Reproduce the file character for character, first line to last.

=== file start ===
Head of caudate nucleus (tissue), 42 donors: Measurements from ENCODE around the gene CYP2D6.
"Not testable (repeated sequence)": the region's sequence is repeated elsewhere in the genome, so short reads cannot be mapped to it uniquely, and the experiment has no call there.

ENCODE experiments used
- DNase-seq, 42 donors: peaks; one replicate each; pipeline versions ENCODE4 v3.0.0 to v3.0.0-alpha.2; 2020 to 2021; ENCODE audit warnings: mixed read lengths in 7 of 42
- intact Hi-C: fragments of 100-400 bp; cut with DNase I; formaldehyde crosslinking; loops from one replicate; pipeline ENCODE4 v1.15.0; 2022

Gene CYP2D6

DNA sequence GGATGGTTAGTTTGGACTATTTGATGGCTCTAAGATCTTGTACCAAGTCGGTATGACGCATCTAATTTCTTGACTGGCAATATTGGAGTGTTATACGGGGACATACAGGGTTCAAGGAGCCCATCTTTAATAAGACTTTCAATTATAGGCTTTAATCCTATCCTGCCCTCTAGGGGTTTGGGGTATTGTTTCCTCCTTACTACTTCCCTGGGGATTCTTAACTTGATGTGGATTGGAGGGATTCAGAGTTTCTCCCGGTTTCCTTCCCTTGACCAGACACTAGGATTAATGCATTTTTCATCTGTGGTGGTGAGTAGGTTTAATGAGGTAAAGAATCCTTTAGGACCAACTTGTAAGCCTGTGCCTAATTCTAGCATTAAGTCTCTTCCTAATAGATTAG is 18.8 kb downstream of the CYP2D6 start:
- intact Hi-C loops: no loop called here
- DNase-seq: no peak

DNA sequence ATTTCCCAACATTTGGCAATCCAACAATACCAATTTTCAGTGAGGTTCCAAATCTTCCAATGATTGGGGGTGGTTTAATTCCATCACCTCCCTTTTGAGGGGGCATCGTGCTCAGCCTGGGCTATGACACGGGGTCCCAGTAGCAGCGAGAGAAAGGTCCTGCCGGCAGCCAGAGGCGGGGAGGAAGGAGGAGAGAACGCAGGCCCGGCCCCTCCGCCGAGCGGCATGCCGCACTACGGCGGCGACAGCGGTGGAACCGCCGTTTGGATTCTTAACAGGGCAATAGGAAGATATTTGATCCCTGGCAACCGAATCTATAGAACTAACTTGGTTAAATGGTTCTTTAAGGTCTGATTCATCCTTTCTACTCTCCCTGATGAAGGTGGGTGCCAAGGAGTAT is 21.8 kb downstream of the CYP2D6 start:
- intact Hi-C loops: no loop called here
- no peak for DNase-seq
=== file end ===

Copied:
Head of caudate nucleus (tissue), 42 donors: Measurements from ENCODE around the gene CYP2D6.
"Not testable (repeated sequence)": the region's sequence is repeated elsewhere in the genome, so short reads cannot be mapped to it uniquely, and the experiment has no call there.

ENCODE experiments used
- DNase-seq, 42 donors: peaks; one replicate each; pipeline versions ENCODE4 v3.0.0 to v3.0.0-alpha.2; 2020 to 2021; ENCODE audit warnings: mixed read lengths in 7 of 42
- intact Hi-C: fragments of 100-400 bp; cut with DNase I; formaldehyde crosslinking; loops from one replicate; pipeline ENCODE4 v1.15.0; 2022

Gene CYP2D6

DNA sequence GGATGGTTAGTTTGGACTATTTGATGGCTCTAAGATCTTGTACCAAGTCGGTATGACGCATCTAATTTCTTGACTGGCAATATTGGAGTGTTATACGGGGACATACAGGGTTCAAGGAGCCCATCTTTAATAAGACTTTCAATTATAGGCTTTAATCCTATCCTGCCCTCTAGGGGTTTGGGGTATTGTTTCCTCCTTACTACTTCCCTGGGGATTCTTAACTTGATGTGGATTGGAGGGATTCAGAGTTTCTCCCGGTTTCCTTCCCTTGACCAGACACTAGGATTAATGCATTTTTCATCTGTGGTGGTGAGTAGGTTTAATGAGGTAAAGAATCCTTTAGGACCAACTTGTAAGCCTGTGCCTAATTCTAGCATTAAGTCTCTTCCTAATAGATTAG is 18.8 kb downstream of the CYP2D6 start:
- intact Hi-C loops: no loop called here
- DNase-seq: no peak

DNA sequence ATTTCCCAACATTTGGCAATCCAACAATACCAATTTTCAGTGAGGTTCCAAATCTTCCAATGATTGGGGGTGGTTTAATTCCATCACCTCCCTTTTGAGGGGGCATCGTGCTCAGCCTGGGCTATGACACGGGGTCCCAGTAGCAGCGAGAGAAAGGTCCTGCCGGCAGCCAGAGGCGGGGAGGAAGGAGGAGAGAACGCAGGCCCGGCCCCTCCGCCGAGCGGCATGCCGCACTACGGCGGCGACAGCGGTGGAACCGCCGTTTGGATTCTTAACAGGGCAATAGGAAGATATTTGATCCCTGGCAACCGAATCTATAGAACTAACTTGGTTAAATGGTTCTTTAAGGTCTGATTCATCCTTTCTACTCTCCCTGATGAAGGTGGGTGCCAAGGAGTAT is 21.8 kb downstream of the CYP2D6 start:
- intact Hi-C loops: no loop called here
- no peak for DNase-seq